How do chelates work?

Chelates are organic elements that bind the iron like a claw, so that the iron remains available in the solution, thus available to the plant. A plant can only absorb nutrients that are dissolved in water. Fertilization of iron is always dosed in chelated form. This, because iron easily precipitates when in contact with other elements. This precipitation is prevented by adding iron to the solution through chelates.

Different types of chelates

There are different types of chelates, all with their own characteristics. The strength of the chelate is depending heavily on the pH level of the solution, for example in the substrate mats or in the soil. Several chelates are present on the market to suit every pH level in the root environment. 

Chelate type 

Stability in relation to the pH    
EDTA3-6
DTPA3-6,5
EDDHA3-10

The stability of iron chelates is the priority here. If an iron chelate is not stable, it's not strong enough to hold on to the iron in the solution. At a pH level in which the chelate is not stable, the iron quickly precipitates, with the result that the plant isn't able to take in enough iron. The iron thas has been precipitated due to an incorrect pH level has become a 3-worthy iron, meaning a Fe² has become a Fe³. The disconnection of the chelate Fe³ cannot be reversed, since it has oxidized (known as rust). Therefore, the selection of an appropriate chelate is of great importance. 

EDTA chelates

EDTA is the least strong chelate of all chelates on the market. EDTA iron chelates are mainly recommended for foliar fertilization, since they are not perceived stable enough to be added to a fertilizer tank. Besides EDTA, the HEDTA chelate has almost identical characteristics to the EDTA. 


DTPA chelates

DTPA chelates are the most used iron chelates. This because most cultivations remain a pH below 6.5. The iron DTPA is therefore stable and available to the crops. Two liquid DPTA iron chelates can be distinguished: 3% and 6%.  The two differ in terms of sodium used in production. The 3% DTPA chelate is produced with a large amount of sodium, while the 6% variant is mainly produced with ammonium. In various cultivations, sodium keeps adding up in time and is very likely to cause problems. To prevent these problems from occurring, the Iron DTPA 6% is often recommended. The only disadvantage of this DTPA 6% is the slightly higher cost of production, resulting in a higher cost price.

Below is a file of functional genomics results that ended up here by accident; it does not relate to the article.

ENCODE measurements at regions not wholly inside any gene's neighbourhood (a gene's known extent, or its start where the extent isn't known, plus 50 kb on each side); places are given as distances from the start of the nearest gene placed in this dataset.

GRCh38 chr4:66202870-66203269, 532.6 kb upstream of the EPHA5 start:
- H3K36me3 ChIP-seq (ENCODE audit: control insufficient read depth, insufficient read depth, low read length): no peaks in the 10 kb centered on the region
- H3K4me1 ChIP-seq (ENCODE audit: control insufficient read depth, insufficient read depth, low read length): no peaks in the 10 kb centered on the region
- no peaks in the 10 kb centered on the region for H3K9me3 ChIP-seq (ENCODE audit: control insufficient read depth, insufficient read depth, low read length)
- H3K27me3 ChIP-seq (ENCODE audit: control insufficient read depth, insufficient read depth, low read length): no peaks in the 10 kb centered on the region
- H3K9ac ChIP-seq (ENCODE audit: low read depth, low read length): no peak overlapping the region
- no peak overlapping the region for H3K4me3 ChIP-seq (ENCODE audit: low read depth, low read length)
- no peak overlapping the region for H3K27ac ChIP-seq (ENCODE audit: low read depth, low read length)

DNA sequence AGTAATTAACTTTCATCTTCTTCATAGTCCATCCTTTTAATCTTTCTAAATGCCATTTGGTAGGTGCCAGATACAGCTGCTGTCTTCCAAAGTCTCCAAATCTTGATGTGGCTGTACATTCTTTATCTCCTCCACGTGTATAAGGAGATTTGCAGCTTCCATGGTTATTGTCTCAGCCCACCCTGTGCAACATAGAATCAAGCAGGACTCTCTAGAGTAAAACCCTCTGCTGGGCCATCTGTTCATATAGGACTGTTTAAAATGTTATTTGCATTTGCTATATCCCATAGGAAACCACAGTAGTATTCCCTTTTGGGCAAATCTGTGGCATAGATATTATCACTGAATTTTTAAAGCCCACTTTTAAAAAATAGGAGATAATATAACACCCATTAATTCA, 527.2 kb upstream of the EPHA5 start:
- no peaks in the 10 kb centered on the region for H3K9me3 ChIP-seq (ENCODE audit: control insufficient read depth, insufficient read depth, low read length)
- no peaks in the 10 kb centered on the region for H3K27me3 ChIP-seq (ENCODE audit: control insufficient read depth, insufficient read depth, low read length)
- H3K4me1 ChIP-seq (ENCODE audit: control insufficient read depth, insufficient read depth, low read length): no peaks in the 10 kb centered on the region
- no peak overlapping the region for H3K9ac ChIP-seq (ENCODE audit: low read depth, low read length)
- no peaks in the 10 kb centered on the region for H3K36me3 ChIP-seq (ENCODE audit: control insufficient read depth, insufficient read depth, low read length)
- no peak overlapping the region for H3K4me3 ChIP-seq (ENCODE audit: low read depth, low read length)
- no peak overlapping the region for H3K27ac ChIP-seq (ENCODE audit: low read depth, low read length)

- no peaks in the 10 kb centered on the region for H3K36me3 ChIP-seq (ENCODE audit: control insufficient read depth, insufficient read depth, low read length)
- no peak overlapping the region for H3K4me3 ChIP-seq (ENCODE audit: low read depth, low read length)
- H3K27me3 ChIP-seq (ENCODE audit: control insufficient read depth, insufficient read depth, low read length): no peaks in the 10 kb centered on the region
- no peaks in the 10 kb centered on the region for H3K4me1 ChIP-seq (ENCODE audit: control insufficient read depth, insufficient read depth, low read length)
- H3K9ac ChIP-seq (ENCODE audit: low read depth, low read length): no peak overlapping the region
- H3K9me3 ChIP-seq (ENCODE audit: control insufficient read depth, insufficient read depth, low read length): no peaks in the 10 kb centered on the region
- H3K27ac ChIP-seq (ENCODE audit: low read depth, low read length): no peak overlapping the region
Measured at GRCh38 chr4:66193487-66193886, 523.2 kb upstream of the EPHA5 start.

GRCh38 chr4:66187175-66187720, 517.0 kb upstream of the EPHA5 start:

EDDHA chelates

When the pH reaches a level around or above the 6.5, it is advisable to switch to the red iron, EDDHA (partly or completely). The EDDHA iron remains its stable to a pH level of over 10. EDDHA iron can be found on the market under several names. Even though, at first glance the characteristics may seem the same, the shape of the EDDHA chelate is extremely important. EDDHA chelates always consist out of a mixture of three different structures. The following figure gives an overview of the different shapes. 


How do chelates work?



Of the different EDDHA structures shown above, the top one is most stable. It’s called an ortho-ortho EDDHA. The other two types are called ortho-para and para-para EDDHA. Since all types of red iron (EDDHA) on the market contain one of the above-mentioned structures, it’s important to select the product with the highest ortho-ortho level

Example:
Take product A, an EDDHA chelate with 6% iron chelate of which 4% is ortho-ortho. This simply means that we are giving 4% stable iron chelate. This does not mean that the remaining 2% is not available to the plant at all, however, this will precipitate quickly, and its produced fruits/ vegetables will be much lower. If we now would replace product A with product B, an EDDHA chelate with 6% iron chelate of which only 2% is ortho-ortho, it means that the remaining 4% of iron chelate is less stable and will therefore precipitate quickly. The number of fruits or vegetables harvested is therefore much lower. Simply put, you will need about twice as much of product B than you would need from product A to get the same amount of iron to the plants. In practice, product B will therefore be offered more cheaply than product A. 

Any questions about the functioning of chelates?

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